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Understanding a disease is the first step toward finding the right care. Get the facts about rectal cancer, including the different types, how it starts and who’s at risk.
Did You Know?
MD Anderson offers clinical trials for all stages of rectal cancers.
Blood tests, imaging exams and even surgical procedures are used to check for cancer. Learn what methods doctors use to diagnose rectal cancer, as well as how they determine its stage.
Colorectal Cancer Moon Shot
MD Anderson’s Colorectal Cancer Moon Shot™ aims to rapidly and dramatically improve the disease’s survival rates and reduce suffering through prevention, early detection, research and new treatments.Learn more about the Colorectal Cancer Moon Shot
BY Amanda Swennes
“I thought my activities would be very limited, and I’d have to stay on the sidelines,” he says.
But today, Loosier is playing golf, riding horses, chasing cows and enjoying life.“The colostomy was an adjustment, but it wasn’t nearly as bad as I imagined.”
To perform a colostomy, a surgeon creates an opening called an ostomy in the abdomen, then brings the end of the large intestine through the opening. This provides a new path for waste materials to leave the body while avoiding the rectum. A pouch worn beneath a person’s clothing collects waste.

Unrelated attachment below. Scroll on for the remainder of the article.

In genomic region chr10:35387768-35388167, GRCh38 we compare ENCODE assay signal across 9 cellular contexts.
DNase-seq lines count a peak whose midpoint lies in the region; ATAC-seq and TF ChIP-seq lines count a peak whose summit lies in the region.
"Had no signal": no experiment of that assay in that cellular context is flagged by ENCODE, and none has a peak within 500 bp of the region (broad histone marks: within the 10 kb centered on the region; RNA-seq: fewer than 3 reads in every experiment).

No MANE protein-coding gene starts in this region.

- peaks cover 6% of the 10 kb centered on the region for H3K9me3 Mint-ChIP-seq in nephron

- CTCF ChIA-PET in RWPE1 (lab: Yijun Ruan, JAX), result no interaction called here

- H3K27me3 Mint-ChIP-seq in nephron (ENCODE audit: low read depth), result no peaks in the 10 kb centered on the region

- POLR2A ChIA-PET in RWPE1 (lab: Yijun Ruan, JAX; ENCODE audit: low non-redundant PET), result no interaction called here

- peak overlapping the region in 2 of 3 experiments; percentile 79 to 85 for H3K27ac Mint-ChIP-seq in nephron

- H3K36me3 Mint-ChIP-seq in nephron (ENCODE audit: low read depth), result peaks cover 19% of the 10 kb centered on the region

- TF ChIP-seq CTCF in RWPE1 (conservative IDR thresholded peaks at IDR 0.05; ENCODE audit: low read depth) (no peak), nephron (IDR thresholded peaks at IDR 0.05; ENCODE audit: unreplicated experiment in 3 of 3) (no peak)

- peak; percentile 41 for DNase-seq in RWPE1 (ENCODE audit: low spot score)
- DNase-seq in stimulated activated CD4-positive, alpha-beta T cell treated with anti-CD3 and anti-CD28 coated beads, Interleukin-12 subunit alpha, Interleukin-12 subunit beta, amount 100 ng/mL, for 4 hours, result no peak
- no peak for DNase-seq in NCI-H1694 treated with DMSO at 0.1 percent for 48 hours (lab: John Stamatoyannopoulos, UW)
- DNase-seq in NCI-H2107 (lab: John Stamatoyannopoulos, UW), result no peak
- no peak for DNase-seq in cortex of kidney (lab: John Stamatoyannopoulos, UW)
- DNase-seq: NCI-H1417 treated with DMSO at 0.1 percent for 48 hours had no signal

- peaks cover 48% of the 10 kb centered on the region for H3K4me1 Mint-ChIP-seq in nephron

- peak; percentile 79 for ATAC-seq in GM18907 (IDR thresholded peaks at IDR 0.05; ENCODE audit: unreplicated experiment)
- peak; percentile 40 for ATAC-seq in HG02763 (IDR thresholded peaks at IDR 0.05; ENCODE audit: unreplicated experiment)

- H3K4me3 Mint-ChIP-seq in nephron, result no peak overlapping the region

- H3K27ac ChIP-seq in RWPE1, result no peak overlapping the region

Initially, Loosier was self-conscious about how he looked and anxious about being in public. He assumed everyone would notice that he was wearing a pouch. But the truth was, most people couldn’t tell.
“And if they did figure it out, they didn’t care,” he says.
Today, Loosier has formed a two-person support team to assist other MD Anderson patients who’ve undergone colostomies. Loosier and fellow volunteer and cancer survivor Billie Bond traverse the hospital hallways, meeting with patients before and after their surgeries to answer questions and offer reassurance.
“If we can walk into a room looking normal, it helps put people’s fears at ease,” Loosier says.
Those one-on-one interactions give him the opportunity to provide for others what he wishes had been available to him: someone to talk to.
Patient to patient
Natalie Gallagher, a nurse who teaches patients how to care for ostomies, says the patient-to-patient connection Loosier and Bond provide is a gift.
“Patients ask me, ‘What if my pouch falls off while I’m asleep?’ I tell them they’ll get used to the pouch and begin to trust it, but they don’t necessarily believe me,” Gallagher says. “But if they hear it from Marshall, they’ll know it’s true because he lives with it every day.”
That kind of connection can make the difference between someone getting back to living life and living in fear, Gallagher says.
“When we think about the future after this type of surgery, we tend to imagine the worst,” Loosier says.“But I’m still chasing my grandkids and having fun.”